Acre-foot (alternately, acre foot): One acre-foot is equivalent to approximately 325,851 gallons or about 1,233 cubic meters. This unit is often used to quantify water usage, especially in agricultural and water supply planning 

Adjudication: A legal process used to determine and allocate water rights among competing users or entities. Water adjudication is often employed in areas where water resources are scarce or multiple parties claim the same water source. 

Agricultural Conservation Easement Program (ACEP): A Natural Resources Conservation Service (NRCS) program that helps landowners, land trusts, and other entities protect, restore, and enhance wetlands or protect working farms and ranches through conservation easements. 

Agricultural Land Easement (ALE): A component of ACEP that helps private and tribal landowners, land trusts, and other entities such as state and local governments protect croplands and grasslands on working farms and ranches by limiting non-agricultural uses of the land through conservation easements. 

Aquifer: A permeable underground geological formation that stores and transmits water, often serving as a source of well water. 

Basin: A low-lying area on the Earth's surface in which water collects and drains into a common outlet, often forming a watershed. Examples include the Upper and Lower Colorado River basins, the Great Basin, the Rio Grande River Basin, and many others.  

Beneficial use: The appropriate and careful utilization of water diverted from a stream or aquifer to serve human or natural needs within the bounds of the law.  

Clean Water Act (CWA): The CWA establishes the basic structure for regulating discharges of pollutants into the waters of the United States and regulating quality standards for surface waters. 

Consumptive use: Any utilization of water that permanently withdraws it from a natural stream system. 

Demand management: The concept of temporary, voluntary, and compensated reductions in the consumptive use of water 

Drought: A prolonged period of abnormally low precipitation, leading to water shortages and potentially impacting agriculture and ecosystems. 

Erosion: The process by which soil and rock are worn away by natural forces such as wind, water, or ice. 

Floodplain: The flat or nearly flat land adjacent to a river or stream that is subject to flooding during periods of high water.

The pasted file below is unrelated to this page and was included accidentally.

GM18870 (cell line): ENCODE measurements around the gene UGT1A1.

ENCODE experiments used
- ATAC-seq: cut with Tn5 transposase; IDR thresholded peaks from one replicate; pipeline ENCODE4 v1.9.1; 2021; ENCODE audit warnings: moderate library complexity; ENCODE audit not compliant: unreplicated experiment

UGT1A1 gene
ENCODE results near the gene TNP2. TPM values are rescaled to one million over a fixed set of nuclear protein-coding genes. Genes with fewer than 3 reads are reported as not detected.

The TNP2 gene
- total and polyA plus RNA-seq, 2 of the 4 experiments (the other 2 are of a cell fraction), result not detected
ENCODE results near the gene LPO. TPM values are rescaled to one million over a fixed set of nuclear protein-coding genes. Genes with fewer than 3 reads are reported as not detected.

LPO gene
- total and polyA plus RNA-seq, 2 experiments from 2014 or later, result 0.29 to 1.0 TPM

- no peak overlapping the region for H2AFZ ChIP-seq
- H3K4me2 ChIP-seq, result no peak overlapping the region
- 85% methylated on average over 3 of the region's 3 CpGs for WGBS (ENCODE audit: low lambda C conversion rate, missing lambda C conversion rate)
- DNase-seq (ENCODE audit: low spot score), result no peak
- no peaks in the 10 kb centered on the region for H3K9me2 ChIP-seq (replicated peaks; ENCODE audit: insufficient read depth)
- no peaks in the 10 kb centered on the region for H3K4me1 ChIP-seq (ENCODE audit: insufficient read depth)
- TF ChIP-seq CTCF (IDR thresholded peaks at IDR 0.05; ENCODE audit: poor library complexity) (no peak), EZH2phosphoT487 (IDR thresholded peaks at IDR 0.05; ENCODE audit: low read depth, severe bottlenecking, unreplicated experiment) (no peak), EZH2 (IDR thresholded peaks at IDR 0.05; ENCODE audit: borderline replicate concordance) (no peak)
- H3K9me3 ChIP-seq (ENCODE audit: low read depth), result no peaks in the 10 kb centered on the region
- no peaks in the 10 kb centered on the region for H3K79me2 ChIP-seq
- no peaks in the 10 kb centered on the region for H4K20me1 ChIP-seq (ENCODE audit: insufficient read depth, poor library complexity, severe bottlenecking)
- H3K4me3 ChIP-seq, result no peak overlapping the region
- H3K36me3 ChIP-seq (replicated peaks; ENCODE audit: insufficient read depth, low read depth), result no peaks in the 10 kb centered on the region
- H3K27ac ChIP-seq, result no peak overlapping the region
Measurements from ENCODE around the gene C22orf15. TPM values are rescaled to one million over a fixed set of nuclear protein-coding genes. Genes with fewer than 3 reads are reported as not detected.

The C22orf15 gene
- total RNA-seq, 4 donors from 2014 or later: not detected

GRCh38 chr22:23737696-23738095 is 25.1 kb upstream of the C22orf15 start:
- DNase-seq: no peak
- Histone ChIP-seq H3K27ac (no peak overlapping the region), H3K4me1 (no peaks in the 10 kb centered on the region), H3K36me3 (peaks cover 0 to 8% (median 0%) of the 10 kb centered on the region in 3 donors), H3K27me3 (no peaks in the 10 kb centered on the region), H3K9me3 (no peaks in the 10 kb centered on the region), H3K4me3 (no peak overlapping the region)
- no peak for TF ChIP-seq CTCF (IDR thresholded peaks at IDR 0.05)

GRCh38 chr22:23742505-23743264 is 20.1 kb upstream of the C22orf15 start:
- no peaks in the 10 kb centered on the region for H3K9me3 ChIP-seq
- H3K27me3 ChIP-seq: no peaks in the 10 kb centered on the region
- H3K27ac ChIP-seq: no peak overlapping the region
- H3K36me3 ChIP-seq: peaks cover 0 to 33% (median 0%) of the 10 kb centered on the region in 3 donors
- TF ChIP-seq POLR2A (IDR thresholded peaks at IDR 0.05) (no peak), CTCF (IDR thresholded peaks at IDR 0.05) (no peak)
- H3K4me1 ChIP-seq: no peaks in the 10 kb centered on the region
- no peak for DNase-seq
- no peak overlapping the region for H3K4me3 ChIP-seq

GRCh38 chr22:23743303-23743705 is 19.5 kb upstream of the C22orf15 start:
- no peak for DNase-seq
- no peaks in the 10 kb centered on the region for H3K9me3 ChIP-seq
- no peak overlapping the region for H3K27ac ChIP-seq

Groundwater: Water that is stored beneath the Earth's surface in soil and rock formations, often accessed through wells. 

Groundwater conservation easement: A new type of conservation easement that applies specifically to groundwater with the intention of compensating water users for keeping more water in the ground. 

Hydrology: The scientific study of water, including its distribution, movement, and properties in the atmosphere, on the Earth's surface, and underground. 

In-stream (alternately, instream) flow: Water coursing through a natural stream channel; water necessary to sustain the continuous flow of the stream or to support fish habitat. 

Irrigation: The artificial application of water to land to assist in the growth of crops, often through the use of canals, pipes, or other infrastructure. 

Junior water right: Water rights that were obtained more recently and therefore are junior in priority to older or more senior rights. 

Non-point source: The origin of pollution released across an extensive land area, not emanating from a singular point, which enters streams, lakes, and oceans. This includes runoff from streets, parking lots, lawns, agricultural land, individual septic systems, and construction sites. 

Overallocation: The condition in which the demand for water exceeds the available supply, leading to potential resource depletion. 

Point source: The origin of pollution released from any discernible point, encompassing ditches, channels, sewers, tunnels, and various types of containers. 

Prior appropriation, doctrine of: The water law principle granting priority to the utilization of water from natural streams according to the acquisition date of water rights. In Colorado and other western states, water rights are validated through court decrees, with those holding historically senior rights having precedence in withdrawing water compared to holders with later claims. 

Riparian: Describing land or habitat directly bordering the stream channel. 

Senior water right: Water rights that are filed first with the water court. 

Trans-basin diversion: The transfer of water from its natural basin or source to a different basin. 

Tributary: A smaller stream or river that flows into a larger one. 

Watershed: An area or ridge of land that separates waters flowing to different rivers, basins, or seas. 

Wetland reserve easement (WRE): A component of ACEP that helps private and tribal landowners protect, restore and enhance wetlands that have been previously degraded due to agricultural uses. 

Zeedyk structures: Zeedyk structures (named after habitat manager Bill Zeedyk) are manually constructed, low-profile interventions composed of rock or wood designed to rehabilitate the hydrological and ecological functions of wet meadows and small streams affected by issues such as head-cutting, gully erosion, and channel incision.